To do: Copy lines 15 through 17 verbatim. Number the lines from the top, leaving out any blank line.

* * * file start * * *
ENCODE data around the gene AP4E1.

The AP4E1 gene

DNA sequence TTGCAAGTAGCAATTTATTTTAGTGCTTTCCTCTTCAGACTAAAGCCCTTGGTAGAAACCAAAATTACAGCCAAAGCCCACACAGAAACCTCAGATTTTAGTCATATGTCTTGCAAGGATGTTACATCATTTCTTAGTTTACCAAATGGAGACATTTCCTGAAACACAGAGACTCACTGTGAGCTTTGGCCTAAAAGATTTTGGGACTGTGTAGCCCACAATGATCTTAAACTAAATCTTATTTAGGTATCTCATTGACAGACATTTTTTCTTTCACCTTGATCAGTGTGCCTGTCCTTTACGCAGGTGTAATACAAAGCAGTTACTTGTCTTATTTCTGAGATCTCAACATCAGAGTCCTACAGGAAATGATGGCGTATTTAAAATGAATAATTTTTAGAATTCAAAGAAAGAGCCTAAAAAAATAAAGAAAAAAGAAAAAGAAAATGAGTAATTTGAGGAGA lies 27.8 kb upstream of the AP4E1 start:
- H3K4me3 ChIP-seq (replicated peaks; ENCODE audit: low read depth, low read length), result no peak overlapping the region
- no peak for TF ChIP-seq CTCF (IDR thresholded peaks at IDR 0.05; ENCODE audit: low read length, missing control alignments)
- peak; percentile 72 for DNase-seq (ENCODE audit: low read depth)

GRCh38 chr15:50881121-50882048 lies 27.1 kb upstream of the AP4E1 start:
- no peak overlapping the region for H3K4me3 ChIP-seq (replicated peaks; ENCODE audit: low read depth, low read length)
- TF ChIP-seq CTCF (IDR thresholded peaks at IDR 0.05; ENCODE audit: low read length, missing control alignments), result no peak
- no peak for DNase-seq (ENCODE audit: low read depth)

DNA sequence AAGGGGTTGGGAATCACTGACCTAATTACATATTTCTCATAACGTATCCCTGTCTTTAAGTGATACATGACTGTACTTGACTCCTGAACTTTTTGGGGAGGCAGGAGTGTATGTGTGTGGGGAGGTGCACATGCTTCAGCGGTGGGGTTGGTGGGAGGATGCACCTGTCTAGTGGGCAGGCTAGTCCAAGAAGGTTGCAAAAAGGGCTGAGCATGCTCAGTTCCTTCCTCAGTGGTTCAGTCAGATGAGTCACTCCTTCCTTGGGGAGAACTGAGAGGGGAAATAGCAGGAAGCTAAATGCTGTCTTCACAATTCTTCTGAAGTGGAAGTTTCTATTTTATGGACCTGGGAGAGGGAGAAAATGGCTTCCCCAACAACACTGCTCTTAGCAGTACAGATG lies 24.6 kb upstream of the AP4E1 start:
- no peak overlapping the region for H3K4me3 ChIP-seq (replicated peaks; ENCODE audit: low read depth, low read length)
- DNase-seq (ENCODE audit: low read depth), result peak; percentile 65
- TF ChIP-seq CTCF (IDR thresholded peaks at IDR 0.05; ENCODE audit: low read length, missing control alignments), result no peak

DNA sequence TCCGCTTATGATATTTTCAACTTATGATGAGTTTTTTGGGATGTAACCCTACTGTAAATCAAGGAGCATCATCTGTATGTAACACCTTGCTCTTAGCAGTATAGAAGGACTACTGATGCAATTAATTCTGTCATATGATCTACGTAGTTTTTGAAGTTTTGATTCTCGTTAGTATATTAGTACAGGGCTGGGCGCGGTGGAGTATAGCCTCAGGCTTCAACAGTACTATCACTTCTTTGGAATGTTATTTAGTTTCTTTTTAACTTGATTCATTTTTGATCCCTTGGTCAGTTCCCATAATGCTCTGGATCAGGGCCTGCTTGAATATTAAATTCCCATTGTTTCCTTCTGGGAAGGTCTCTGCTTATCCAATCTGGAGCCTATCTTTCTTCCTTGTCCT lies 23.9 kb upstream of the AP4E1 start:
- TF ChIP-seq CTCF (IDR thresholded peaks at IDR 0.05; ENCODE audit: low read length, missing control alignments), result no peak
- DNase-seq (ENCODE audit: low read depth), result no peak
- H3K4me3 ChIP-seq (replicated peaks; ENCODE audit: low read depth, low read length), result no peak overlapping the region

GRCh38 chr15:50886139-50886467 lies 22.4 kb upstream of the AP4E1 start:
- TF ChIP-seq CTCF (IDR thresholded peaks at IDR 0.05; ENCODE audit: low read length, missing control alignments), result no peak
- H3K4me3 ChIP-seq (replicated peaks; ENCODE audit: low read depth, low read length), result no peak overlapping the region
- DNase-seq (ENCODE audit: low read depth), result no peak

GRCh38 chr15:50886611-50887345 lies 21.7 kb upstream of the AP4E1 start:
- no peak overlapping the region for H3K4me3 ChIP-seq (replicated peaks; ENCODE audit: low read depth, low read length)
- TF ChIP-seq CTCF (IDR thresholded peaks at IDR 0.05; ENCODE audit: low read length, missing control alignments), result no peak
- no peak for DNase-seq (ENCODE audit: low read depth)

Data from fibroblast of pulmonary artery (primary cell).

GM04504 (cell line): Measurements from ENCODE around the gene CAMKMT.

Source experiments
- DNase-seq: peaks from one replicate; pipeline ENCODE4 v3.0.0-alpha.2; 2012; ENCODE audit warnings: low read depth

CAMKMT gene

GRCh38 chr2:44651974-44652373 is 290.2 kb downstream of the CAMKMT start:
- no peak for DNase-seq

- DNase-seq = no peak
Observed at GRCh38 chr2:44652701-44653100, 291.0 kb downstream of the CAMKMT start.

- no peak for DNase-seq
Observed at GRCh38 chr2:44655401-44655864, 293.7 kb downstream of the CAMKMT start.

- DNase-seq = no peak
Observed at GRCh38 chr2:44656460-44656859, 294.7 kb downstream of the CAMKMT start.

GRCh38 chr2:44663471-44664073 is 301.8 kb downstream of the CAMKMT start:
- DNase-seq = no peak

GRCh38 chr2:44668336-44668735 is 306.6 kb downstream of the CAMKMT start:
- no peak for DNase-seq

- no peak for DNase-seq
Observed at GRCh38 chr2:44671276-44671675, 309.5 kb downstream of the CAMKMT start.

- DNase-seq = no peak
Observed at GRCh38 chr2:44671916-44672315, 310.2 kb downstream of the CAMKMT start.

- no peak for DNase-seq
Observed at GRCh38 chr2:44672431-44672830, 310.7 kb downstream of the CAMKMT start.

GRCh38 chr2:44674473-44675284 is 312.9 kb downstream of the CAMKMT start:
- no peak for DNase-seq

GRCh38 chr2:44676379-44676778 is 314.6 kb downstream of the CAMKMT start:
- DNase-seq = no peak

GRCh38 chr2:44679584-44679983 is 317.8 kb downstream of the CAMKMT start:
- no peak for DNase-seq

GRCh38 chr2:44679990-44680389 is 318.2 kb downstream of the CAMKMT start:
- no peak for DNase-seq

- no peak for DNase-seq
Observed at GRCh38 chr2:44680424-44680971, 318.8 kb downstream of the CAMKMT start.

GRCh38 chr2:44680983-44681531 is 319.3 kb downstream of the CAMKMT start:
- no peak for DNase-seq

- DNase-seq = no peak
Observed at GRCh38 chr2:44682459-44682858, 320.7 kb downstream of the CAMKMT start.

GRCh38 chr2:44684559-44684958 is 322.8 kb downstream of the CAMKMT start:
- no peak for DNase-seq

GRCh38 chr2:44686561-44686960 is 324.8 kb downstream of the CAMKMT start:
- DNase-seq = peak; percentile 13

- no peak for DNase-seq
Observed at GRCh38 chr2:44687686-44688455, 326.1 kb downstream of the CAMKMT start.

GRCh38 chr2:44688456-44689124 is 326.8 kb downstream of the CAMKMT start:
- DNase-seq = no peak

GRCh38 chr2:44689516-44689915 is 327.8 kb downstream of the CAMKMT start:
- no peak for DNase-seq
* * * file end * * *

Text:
DNA sequence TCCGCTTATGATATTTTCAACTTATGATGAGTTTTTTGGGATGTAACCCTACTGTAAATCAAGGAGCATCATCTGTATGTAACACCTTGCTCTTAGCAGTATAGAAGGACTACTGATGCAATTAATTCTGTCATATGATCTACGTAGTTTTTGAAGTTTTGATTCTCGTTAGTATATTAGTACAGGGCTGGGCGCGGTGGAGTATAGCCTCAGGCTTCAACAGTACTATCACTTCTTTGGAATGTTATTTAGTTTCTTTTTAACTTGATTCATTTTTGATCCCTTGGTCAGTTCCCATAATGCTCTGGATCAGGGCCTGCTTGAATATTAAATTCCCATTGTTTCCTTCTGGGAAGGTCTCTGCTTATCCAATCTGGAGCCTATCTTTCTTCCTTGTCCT lies 23.9 kb upstream of the AP4E1 start:
- TF ChIP-seq CTCF (IDR thresholded peaks at IDR 0.05; ENCODE audit: low read length, missing control alignments), result no peak
- DNase-seq (ENCODE audit: low read depth), result no peak